Seeds planted to revive hemp as US cash crop
The industrially useful marijuana relative has been banned for decades, but Colorado has opened the door to legal farming again.
In a quiet corner of southeastern Colorado, planting season is under way as usual -- except the plant that Springfield farmer Ryan Loflin is working on hasn't been grown commercially in the U.S. in decades.
On Monday, Loflin planted America's first industrial hemp crop since around the Eisenhower administration. According to the Denver Post, Loflin is using 60 acres previously reserved for alfalfa to cultivate the test plots, and with a partner he's installing a seed press to produce hemp oil.
Hemp comes from the same plant family as marijuana, but it contains just trace amounts of the psychoactive chemical THC that gives marijuana its potency. Still, it's difficult to tell the difference visually between marijuana and hemp, and the federal government has classified both plants as controlled substances.
Hemp has been cultivated for thousands of years, and its modern advocates tout it as a wonder plant that can be readily made into paper, textiles and a variety of oils and food products.
Hemp is also legal and grown as a crop in many countries, including Canada and the U.K. In fact, according to a 2005 Congressional Research Service report, the U.S. "is the only developed nation in which industrial hemp is not an established crop."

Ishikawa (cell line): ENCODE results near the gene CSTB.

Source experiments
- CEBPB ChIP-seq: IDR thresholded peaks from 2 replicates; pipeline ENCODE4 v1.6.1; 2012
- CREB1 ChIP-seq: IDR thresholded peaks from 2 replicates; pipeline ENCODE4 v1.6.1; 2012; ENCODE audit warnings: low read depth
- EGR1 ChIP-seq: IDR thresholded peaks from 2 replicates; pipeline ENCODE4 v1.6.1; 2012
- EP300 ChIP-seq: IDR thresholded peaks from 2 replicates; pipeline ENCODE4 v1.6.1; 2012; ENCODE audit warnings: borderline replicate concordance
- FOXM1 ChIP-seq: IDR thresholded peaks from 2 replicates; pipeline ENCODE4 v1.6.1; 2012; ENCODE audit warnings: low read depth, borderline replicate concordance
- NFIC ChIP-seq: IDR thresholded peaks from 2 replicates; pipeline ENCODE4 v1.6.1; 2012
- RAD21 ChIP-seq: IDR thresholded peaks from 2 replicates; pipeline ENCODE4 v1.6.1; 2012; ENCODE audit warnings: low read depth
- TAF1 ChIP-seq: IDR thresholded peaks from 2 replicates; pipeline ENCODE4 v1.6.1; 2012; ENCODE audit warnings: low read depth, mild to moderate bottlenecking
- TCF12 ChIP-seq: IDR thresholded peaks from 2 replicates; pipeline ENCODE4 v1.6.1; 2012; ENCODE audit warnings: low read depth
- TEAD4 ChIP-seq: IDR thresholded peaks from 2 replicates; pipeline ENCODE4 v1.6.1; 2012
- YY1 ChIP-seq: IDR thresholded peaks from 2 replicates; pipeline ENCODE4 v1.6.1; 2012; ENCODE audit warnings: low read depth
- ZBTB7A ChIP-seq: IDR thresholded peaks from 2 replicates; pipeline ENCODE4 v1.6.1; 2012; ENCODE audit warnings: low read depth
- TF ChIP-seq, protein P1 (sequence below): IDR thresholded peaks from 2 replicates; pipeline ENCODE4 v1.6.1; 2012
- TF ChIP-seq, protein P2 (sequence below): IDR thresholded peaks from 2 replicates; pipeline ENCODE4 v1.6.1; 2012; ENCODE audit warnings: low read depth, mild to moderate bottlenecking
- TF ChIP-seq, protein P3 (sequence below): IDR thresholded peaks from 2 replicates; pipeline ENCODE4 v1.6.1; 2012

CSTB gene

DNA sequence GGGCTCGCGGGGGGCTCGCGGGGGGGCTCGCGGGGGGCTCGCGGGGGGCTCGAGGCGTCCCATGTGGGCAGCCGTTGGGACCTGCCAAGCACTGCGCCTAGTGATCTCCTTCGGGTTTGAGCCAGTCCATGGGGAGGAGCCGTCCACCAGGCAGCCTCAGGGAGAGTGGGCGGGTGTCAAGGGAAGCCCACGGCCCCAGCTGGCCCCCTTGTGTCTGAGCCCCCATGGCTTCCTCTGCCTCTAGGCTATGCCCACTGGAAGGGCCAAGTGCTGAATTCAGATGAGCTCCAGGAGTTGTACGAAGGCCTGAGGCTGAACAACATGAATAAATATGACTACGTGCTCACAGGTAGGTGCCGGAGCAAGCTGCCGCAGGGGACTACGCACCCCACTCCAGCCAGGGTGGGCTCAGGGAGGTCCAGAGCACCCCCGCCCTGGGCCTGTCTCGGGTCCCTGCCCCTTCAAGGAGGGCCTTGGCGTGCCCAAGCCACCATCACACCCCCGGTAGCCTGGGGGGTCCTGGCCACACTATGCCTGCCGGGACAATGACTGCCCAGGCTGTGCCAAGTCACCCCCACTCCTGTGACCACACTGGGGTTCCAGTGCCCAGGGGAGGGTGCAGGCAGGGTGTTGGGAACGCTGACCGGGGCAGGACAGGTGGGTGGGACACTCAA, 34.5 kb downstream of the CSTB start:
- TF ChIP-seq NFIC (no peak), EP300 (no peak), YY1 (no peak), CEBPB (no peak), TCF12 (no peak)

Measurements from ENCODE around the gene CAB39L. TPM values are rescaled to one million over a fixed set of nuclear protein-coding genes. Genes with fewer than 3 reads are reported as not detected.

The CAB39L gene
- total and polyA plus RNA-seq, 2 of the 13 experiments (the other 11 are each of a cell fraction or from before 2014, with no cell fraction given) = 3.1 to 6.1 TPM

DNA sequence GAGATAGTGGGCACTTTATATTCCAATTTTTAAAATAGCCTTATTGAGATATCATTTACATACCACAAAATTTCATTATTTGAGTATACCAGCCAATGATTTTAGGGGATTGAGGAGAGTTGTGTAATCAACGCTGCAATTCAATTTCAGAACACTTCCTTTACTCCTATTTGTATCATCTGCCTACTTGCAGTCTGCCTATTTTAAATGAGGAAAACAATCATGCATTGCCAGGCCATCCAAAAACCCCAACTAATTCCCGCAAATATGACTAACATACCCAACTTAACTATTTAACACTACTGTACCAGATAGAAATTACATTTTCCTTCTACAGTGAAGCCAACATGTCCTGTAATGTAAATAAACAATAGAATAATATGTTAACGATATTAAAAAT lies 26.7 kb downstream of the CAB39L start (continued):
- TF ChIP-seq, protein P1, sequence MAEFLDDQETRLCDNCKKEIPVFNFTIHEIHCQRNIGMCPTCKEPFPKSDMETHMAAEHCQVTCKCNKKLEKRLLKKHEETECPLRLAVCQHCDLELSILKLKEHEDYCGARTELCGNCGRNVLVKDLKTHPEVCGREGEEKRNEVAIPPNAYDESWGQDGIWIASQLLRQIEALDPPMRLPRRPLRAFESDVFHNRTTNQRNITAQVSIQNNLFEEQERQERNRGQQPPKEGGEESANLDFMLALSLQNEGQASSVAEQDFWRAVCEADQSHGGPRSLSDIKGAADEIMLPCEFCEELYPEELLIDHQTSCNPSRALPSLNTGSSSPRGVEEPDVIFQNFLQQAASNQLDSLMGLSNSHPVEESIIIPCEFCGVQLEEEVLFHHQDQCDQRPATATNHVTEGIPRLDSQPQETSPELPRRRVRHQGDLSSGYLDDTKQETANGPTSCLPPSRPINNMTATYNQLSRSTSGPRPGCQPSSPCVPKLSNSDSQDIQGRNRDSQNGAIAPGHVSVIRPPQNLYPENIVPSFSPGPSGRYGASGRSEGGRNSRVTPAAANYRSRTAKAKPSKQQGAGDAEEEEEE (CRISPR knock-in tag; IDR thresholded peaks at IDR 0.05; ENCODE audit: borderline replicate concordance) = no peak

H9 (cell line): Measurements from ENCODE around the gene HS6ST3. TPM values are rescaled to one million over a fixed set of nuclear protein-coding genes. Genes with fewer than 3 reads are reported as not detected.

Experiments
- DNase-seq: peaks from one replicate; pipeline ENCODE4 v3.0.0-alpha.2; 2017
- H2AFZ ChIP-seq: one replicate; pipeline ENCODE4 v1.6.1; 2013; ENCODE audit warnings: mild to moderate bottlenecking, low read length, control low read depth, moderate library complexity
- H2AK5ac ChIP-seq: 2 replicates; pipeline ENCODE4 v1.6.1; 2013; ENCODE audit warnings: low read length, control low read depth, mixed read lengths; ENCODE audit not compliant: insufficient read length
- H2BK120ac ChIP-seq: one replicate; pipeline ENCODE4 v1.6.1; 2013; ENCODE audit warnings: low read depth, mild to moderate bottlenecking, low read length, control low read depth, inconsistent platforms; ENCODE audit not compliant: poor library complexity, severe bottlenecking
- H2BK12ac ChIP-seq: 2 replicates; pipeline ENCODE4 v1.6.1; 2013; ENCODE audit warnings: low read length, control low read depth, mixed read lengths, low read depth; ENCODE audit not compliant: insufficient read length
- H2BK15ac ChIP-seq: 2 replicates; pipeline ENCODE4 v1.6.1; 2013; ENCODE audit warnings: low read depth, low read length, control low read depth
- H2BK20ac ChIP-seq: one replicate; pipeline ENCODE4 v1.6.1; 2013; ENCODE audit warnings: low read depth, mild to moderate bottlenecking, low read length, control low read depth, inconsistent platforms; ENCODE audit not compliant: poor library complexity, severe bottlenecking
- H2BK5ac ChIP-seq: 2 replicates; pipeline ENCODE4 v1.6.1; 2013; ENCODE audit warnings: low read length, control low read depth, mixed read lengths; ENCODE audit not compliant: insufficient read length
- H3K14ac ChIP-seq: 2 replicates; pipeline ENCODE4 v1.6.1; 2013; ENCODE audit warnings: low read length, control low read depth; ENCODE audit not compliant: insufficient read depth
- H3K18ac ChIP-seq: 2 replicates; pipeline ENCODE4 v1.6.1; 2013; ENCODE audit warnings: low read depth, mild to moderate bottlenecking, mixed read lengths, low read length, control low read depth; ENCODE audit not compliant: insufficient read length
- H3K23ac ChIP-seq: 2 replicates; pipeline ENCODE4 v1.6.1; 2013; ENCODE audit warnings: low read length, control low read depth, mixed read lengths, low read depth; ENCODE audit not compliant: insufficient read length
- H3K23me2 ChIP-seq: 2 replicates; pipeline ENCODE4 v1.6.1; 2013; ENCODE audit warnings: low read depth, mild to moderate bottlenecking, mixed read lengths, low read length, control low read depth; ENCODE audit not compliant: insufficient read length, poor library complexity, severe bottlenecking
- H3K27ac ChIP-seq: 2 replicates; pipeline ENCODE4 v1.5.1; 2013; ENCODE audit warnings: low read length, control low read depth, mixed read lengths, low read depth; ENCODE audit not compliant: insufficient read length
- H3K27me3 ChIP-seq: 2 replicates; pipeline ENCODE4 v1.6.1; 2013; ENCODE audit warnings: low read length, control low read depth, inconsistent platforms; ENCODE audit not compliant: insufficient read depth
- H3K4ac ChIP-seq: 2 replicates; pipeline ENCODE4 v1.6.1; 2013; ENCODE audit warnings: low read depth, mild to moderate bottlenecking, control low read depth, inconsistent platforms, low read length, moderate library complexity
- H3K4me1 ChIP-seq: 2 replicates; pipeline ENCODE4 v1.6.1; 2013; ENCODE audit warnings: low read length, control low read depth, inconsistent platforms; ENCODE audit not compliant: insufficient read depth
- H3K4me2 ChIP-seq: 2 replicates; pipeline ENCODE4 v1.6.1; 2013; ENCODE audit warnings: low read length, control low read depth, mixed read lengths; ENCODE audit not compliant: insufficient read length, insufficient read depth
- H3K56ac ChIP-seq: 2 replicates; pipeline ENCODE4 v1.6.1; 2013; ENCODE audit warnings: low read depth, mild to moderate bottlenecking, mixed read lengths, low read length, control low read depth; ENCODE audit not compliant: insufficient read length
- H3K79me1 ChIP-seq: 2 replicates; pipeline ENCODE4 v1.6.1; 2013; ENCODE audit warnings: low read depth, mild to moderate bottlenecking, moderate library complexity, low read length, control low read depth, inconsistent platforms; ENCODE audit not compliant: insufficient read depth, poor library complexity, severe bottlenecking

And hemp consumption, through foods, oils, soaps, lotions and clothing, is growing. The Hemp Industries Association estimates retail sales of hemp food and body care products in the U.S. reached a record $156 million last year. And according to an HIA review of clothing, auto parts, building materials and other products, the overall total retail value of hemp products sold in the U.S. in 2012 came to about $500 million.
"As the hemp market grows and Canadian farmers increase their hemp acreage to meet demand," HIA Executive Director Eric Steenstra said in a press statement, "U.S. farmers' frustration at being shut out of the lucrative worldwide hemp market is catalyzing real movement throughout all levels of government to legalize industrial hemp."
Colorado allowed the growing of hemp and marijuana under laws enacted last November -- and the group Vote Hemp says at least nine states have introduced legislation to remove barriers to hemp production. Eight others have passed bills to study hemp.
Just last week, Kentucky Agricultural Commissioner James Comer was in Washington, D.C., talking with both administration officials and House Speaker John Boehner, R-Ohio, about legalizing industrial hemp.
"I just think if more and more people studied this issue, they would realize this is a no-brainer," Comer told Politico. A Republican who sees hemp as an economic opportunity for his state, Comer added, "This is a way to create jobs."
The marihuana (government spelling) tax act of 1937 pushed on the people by Harry Anslinger with the help of Andrew Mallon (banking), Randolph Hearst (news paper/yellow journalist), and the DuPont family (manufacturing) ended the hemp trade in the US.
This isn't "pot" to be smoked. It is an ag crop no different than corn or soy beans.